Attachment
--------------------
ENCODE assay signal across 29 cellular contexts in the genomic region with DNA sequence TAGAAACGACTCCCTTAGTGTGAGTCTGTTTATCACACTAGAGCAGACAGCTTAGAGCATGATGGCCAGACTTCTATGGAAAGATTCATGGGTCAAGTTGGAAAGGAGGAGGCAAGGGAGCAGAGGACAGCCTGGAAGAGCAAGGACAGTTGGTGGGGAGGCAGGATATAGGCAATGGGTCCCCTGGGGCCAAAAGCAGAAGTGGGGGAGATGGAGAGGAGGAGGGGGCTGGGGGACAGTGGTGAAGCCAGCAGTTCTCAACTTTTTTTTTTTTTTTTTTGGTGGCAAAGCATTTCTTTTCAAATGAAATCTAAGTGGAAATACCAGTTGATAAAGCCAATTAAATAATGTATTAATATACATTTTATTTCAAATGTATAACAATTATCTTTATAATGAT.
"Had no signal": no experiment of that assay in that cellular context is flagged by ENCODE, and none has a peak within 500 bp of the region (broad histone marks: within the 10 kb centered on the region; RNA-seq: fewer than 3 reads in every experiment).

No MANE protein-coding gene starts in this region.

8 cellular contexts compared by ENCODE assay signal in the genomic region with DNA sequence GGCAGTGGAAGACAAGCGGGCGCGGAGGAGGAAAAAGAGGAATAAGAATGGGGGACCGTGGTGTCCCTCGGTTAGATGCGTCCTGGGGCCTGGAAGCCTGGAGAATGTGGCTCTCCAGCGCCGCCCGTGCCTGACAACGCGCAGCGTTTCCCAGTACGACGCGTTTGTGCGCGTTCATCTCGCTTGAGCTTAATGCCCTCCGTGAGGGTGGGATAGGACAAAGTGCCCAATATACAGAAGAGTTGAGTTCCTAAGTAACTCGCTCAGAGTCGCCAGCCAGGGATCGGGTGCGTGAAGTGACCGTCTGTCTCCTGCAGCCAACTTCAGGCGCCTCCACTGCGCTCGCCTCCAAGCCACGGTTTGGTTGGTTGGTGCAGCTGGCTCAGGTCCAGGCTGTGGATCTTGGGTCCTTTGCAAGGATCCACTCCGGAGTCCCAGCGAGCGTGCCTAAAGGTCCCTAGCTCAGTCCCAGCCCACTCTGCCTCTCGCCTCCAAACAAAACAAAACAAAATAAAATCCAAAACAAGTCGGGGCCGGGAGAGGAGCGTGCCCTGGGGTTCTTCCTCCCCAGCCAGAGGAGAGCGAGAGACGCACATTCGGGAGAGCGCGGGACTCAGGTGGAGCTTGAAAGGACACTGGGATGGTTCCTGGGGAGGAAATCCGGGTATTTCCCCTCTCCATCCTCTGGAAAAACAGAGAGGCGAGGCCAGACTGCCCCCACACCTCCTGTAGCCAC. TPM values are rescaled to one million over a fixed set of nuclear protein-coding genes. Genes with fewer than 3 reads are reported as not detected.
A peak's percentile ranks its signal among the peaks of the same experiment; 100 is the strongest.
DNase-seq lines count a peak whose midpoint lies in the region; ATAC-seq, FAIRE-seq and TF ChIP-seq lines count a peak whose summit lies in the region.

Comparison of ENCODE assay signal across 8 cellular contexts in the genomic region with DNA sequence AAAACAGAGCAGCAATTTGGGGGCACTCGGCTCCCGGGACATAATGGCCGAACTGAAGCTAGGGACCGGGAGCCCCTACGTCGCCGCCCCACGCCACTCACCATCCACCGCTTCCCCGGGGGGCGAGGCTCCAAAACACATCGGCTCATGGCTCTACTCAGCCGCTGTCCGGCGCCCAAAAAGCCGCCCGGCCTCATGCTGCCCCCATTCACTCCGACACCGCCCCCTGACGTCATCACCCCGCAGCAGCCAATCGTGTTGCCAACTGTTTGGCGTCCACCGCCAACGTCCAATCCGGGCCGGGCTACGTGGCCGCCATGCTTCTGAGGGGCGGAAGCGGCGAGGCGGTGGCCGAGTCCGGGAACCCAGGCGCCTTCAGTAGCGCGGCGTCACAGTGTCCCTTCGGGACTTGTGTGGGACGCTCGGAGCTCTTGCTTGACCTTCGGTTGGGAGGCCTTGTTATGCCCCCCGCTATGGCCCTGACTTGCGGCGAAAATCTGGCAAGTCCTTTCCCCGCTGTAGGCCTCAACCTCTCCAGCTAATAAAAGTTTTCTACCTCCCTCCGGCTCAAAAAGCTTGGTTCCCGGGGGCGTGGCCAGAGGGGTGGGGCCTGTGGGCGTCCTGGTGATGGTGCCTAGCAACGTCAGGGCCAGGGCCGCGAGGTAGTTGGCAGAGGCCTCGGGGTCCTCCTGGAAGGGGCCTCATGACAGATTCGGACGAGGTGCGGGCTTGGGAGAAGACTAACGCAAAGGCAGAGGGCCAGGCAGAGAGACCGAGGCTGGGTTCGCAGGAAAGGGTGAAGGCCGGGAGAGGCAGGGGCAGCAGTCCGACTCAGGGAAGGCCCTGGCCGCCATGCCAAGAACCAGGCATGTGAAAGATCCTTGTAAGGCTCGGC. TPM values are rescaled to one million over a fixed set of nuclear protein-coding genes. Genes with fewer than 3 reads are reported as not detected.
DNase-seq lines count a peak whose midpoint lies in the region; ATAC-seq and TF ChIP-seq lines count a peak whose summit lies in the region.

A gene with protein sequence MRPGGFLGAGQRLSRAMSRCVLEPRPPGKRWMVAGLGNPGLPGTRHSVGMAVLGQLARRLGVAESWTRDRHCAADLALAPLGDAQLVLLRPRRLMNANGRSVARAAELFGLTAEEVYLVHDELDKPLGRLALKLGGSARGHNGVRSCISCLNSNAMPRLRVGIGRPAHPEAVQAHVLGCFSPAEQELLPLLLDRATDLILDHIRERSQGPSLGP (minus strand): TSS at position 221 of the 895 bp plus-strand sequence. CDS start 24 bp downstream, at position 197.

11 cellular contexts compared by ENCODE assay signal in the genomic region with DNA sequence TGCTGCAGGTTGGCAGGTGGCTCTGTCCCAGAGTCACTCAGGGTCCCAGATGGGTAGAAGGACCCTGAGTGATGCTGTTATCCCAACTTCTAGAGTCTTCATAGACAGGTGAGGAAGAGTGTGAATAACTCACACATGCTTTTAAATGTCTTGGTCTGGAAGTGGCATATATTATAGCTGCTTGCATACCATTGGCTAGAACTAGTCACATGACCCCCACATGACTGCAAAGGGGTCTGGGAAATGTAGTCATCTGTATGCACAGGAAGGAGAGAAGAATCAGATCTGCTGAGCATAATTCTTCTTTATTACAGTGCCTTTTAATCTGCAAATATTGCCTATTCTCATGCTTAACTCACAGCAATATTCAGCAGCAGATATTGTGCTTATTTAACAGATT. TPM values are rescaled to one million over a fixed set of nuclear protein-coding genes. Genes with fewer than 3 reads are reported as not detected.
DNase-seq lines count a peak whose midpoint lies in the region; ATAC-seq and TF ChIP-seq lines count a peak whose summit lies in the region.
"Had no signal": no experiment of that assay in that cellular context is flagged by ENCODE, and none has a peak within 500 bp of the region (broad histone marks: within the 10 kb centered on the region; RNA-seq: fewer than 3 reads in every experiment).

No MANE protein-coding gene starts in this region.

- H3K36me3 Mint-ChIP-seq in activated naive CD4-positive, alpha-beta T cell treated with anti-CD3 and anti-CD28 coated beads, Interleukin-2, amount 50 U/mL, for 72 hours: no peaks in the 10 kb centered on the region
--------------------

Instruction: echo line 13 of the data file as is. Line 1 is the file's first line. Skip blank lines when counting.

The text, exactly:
No MANE protein-coding gene starts in this region.